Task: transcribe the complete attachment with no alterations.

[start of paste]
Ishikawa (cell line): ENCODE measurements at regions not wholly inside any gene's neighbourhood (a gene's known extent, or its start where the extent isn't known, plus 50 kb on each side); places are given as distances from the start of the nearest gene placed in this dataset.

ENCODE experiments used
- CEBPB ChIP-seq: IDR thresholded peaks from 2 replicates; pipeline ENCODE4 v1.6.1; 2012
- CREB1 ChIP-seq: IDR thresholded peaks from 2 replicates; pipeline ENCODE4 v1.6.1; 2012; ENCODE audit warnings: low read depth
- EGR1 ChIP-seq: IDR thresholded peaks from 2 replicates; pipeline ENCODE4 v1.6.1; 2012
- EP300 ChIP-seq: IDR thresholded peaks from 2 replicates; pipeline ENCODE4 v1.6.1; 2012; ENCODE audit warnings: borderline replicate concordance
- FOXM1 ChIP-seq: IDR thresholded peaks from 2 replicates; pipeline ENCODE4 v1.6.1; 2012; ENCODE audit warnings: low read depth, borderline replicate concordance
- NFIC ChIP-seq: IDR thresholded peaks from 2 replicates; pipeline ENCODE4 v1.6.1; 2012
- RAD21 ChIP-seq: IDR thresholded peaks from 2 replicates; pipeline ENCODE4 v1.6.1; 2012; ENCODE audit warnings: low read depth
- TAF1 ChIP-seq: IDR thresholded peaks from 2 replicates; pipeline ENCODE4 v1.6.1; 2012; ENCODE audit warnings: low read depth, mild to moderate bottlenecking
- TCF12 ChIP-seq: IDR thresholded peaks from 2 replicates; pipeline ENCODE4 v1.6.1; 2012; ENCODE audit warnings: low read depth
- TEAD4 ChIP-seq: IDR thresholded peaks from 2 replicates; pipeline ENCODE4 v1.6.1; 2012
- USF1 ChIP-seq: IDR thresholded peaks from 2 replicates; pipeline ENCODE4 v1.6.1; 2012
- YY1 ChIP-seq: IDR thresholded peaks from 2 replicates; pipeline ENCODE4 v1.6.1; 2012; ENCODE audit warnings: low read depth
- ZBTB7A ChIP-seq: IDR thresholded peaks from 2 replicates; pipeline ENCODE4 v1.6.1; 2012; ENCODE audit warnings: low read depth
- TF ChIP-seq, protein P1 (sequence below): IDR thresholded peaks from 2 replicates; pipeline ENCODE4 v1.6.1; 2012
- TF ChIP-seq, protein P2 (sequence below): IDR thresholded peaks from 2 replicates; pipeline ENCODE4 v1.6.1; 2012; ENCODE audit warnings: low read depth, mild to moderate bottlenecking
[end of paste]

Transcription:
Ishikawa (cell line): ENCODE measurements at regions not wholly inside any gene's neighbourhood (a gene's known extent, or its start where the extent isn't known, plus 50 kb on each side); places are given as distances from the start of the nearest gene placed in this dataset.

ENCODE experiments used
- CEBPB ChIP-seq: IDR thresholded peaks from 2 replicates; pipeline ENCODE4 v1.6.1; 2012
- CREB1 ChIP-seq: IDR thresholded peaks from 2 replicates; pipeline ENCODE4 v1.6.1; 2012; ENCODE audit warnings: low read depth
- EGR1 ChIP-seq: IDR thresholded peaks from 2 replicates; pipeline ENCODE4 v1.6.1; 2012
- EP300 ChIP-seq: IDR thresholded peaks from 2 replicates; pipeline ENCODE4 v1.6.1; 2012; ENCODE audit warnings: borderline replicate concordance
- FOXM1 ChIP-seq: IDR thresholded peaks from 2 replicates; pipeline ENCODE4 v1.6.1; 2012; ENCODE audit warnings: low read depth, borderline replicate concordance
- NFIC ChIP-seq: IDR thresholded peaks from 2 replicates; pipeline ENCODE4 v1.6.1; 2012
- RAD21 ChIP-seq: IDR thresholded peaks from 2 replicates; pipeline ENCODE4 v1.6.1; 2012; ENCODE audit warnings: low read depth
- TAF1 ChIP-seq: IDR thresholded peaks from 2 replicates; pipeline ENCODE4 v1.6.1; 2012; ENCODE audit warnings: low read depth, mild to moderate bottlenecking
- TCF12 ChIP-seq: IDR thresholded peaks from 2 replicates; pipeline ENCODE4 v1.6.1; 2012; ENCODE audit warnings: low read depth
- TEAD4 ChIP-seq: IDR thresholded peaks from 2 replicates; pipeline ENCODE4 v1.6.1; 2012
- USF1 ChIP-seq: IDR thresholded peaks from 2 replicates; pipeline ENCODE4 v1.6.1; 2012
- YY1 ChIP-seq: IDR thresholded peaks from 2 replicates; pipeline ENCODE4 v1.6.1; 2012; ENCODE audit warnings: low read depth
- ZBTB7A ChIP-seq: IDR thresholded peaks from 2 replicates; pipeline ENCODE4 v1.6.1; 2012; ENCODE audit warnings: low read depth
- TF ChIP-seq, protein P1 (sequence below): IDR thresholded peaks from 2 replicates; pipeline ENCODE4 v1.6.1; 2012
- TF ChIP-seq, protein P2 (sequence below): IDR thresholded peaks from 2 replicates; pipeline ENCODE4 v1.6.1; 2012; ENCODE audit warnings: low read depth, mild to moderate bottlenecking